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Two men charged with distributing illicit drugs in death of transgender activist

Two men were charged with distributing illicit drugs that caused the death of prominent transgender activist, author and actor Cecilia Gentili last month, the Department of Justice announced Monday.

Michael Kuilan, 44, and Antonio Venti, 52, were charged with distributing a fentanyl and heroin mixture to Gentili, 52, who died from an overdose on Feb. 6, the DOJ said in a joint statement with the New York City Police Department and the Drug Enforcement Administration. 

“Today’s indictment delivers a strong message to anyone who profits from poisoning our communities with illicit drugs: There are dedicated investigators, across multiple agencies, working tirelessly to disrupt your shameful industry by pinpointing the source of these unlawful substances,” NYPD Commissioner Edward Caban said in the statement. “It is imperative that we continue to hold distributors accountable for their callous actions.”

Text messages, cellphone location data and other evidence revealed that Venti, a resident of West Babylon, New York, sold the fentanyl and heroin mixture to Gentili on Feb. 5, and that Kuilan, a Brooklyn resident, supplied Venti with the drugs, authorities said. Police went to Gentili’s Brooklyn home on Feb. 6, following a 911 call from her partner, and found the longtime activist dead in her bedroom, authorities said.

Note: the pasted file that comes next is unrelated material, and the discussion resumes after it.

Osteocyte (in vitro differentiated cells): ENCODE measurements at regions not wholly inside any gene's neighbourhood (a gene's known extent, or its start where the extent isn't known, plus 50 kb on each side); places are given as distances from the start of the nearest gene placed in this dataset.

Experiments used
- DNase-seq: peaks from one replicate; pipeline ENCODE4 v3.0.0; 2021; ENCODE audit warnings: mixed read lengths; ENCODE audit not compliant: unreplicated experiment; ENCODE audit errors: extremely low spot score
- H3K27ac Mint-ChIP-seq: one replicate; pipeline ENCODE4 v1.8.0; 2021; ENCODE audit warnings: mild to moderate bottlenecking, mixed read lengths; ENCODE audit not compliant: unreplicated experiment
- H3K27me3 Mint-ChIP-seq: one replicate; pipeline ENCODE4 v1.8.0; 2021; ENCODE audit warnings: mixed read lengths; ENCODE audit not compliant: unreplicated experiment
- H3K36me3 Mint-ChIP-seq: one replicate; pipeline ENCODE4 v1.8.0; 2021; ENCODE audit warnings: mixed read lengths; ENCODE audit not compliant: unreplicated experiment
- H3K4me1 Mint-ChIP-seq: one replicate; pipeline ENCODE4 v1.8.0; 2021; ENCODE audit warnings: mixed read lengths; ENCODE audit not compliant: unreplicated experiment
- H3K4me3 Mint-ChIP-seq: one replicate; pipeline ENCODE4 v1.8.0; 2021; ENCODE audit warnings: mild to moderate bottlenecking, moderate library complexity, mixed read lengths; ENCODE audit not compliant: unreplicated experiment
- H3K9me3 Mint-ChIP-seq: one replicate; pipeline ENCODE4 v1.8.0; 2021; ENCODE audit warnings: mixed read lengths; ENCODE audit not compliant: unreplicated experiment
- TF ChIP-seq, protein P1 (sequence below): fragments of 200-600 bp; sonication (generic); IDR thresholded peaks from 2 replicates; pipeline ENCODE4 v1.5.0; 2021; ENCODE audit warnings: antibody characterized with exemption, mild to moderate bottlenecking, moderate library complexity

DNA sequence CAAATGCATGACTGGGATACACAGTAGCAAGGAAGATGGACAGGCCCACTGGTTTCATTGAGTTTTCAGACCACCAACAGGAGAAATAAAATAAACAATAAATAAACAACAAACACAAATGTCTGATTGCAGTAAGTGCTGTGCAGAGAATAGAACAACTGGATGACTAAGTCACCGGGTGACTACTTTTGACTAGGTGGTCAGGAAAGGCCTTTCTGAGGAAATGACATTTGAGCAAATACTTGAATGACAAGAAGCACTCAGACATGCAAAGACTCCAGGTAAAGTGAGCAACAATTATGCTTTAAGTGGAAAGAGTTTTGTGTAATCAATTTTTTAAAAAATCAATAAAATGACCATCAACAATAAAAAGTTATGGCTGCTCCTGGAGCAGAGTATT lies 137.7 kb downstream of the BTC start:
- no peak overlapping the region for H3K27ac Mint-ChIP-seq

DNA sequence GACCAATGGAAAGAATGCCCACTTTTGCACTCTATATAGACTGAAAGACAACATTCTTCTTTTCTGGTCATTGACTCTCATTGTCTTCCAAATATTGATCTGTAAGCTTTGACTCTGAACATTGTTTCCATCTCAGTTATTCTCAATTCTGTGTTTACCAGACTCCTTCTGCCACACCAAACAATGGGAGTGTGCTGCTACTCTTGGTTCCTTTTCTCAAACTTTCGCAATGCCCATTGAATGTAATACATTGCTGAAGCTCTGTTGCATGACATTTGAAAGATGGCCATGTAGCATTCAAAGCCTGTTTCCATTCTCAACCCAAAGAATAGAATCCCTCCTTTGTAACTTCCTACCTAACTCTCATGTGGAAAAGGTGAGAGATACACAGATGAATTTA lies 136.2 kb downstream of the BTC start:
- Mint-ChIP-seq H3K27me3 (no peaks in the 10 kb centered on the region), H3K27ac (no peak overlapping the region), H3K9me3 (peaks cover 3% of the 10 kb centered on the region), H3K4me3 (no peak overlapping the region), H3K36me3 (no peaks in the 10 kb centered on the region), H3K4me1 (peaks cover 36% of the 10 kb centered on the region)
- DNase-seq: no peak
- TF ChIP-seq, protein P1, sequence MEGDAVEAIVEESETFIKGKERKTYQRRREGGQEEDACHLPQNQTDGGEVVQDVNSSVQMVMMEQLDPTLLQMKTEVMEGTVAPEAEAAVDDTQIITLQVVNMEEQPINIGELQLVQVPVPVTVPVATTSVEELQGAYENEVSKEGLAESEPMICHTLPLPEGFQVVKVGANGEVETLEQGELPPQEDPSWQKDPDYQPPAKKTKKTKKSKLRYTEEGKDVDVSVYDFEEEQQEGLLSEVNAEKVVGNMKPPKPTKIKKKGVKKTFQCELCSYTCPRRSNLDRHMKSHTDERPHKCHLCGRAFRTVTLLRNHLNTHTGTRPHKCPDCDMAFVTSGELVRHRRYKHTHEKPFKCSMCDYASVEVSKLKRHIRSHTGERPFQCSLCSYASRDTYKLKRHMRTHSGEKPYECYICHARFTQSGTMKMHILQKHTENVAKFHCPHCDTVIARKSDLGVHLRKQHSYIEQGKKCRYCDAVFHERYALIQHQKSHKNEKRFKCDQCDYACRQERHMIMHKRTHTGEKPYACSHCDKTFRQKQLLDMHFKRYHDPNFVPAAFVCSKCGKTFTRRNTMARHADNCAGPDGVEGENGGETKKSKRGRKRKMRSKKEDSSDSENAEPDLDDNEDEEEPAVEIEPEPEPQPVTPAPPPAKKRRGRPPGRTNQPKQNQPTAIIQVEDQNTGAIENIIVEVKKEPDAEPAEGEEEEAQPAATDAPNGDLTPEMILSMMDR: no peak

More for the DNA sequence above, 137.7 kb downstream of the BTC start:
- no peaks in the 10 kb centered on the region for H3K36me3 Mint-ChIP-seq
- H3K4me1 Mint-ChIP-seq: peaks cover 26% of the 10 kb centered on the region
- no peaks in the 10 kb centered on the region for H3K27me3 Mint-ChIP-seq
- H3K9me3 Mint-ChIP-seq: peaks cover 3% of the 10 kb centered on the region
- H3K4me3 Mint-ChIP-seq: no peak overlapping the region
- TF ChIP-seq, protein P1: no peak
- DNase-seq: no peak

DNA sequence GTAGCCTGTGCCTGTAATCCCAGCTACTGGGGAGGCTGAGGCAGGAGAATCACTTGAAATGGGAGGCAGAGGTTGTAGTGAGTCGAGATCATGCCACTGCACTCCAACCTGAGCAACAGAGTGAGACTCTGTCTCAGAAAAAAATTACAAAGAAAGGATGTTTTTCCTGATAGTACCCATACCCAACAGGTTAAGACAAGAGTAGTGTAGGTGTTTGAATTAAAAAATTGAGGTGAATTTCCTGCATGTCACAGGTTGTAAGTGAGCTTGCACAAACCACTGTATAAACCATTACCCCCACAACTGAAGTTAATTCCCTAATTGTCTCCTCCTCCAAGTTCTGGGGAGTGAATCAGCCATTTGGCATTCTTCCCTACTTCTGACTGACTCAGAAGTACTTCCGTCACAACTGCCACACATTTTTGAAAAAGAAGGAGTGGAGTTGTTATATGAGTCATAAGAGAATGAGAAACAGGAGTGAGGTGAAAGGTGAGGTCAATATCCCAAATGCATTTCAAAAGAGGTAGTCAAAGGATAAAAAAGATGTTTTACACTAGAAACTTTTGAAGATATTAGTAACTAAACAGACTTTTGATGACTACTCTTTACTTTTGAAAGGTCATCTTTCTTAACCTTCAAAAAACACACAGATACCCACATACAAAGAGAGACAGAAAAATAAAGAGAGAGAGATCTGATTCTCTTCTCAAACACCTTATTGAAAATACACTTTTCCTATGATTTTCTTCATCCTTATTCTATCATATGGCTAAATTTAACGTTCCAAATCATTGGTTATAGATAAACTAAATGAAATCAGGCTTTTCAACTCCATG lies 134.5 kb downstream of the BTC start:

When law enforcement searched Kuilan’s Brooklyn apartment, the statement said, they found hundreds of baggies of fentanyl, a handgun and ammunition.

If found guilty, Kuilan and Venti could face life in prison.

“Drug poisonings take too many lives too soon from communities nationwide and DEA is committed to bringing to justice those responsible,” DEA Special Agent in Charge Frank Tarentino said in Monday’s statement. “Fentanyl is a deadly drug that dealers mix into their product and has accounted for 70% of drug related deaths nationwide.  The more people that know about the dangers of today’s drug landscape, the more lives can be saved.”

Gentili served as the managing director of policy at Gay Men’s Health Crisis, or GMHC — a decades-old nonprofit that aims to end the AIDS epidemic — from 2016 to 2019. In 2019, she founded Trans Equity Consulting, an organization centered on building LGBTQ diversity initiatives in the workplace. 

The activist also appeared as a recurring character on FX’s hit show “Pose,” about New York City’s underground LGBTQ ballroom scene, which ran from 2018 to 2021. She published an award-winning 2022 memoir, “Faltas: Letters to Everyone in My Hometown Who Isn’t My Rapist,” which focused on her sexual trauma and gender identity.

Her death in February prompted an outpouring of support from New York’s LGBTQ activist community and elicited kind words of remembrance from some prominent figures, including New York Gov. Kathy Hochul.

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